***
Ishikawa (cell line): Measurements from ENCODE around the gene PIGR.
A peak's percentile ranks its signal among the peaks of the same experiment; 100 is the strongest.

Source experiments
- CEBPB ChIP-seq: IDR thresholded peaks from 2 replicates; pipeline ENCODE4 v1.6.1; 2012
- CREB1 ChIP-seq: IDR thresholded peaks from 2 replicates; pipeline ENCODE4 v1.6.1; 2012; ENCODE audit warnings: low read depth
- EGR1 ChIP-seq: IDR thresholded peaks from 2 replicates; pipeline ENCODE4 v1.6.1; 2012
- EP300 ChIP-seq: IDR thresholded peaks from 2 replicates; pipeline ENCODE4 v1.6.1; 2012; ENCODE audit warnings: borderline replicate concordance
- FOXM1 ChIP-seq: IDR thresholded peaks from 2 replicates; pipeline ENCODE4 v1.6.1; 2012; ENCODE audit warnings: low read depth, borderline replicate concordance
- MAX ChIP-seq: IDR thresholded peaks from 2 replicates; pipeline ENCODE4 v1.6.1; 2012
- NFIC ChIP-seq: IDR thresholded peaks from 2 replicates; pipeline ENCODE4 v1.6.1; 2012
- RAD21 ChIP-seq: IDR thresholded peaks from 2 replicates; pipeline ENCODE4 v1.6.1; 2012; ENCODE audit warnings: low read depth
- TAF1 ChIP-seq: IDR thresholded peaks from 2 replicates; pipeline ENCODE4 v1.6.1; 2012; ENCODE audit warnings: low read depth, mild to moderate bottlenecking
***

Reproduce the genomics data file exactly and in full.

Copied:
Ishikawa (cell line): Measurements from ENCODE around the gene PIGR.
A peak's percentile ranks its signal among the peaks of the same experiment; 100 is the strongest.

Source experiments
- CEBPB ChIP-seq: IDR thresholded peaks from 2 replicates; pipeline ENCODE4 v1.6.1; 2012
- CREB1 ChIP-seq: IDR thresholded peaks from 2 replicates; pipeline ENCODE4 v1.6.1; 2012; ENCODE audit warnings: low read depth
- EGR1 ChIP-seq: IDR thresholded peaks from 2 replicates; pipeline ENCODE4 v1.6.1; 2012
- EP300 ChIP-seq: IDR thresholded peaks from 2 replicates; pipeline ENCODE4 v1.6.1; 2012; ENCODE audit warnings: borderline replicate concordance
- FOXM1 ChIP-seq: IDR thresholded peaks from 2 replicates; pipeline ENCODE4 v1.6.1; 2012; ENCODE audit warnings: low read depth, borderline replicate concordance
- MAX ChIP-seq: IDR thresholded peaks from 2 replicates; pipeline ENCODE4 v1.6.1; 2012
- NFIC ChIP-seq: IDR thresholded peaks from 2 replicates; pipeline ENCODE4 v1.6.1; 2012
- RAD21 ChIP-seq: IDR thresholded peaks from 2 replicates; pipeline ENCODE4 v1.6.1; 2012; ENCODE audit warnings: low read depth
- TAF1 ChIP-seq: IDR thresholded peaks from 2 replicates; pipeline ENCODE4 v1.6.1; 2012; ENCODE audit warnings: low read depth, mild to moderate bottlenecking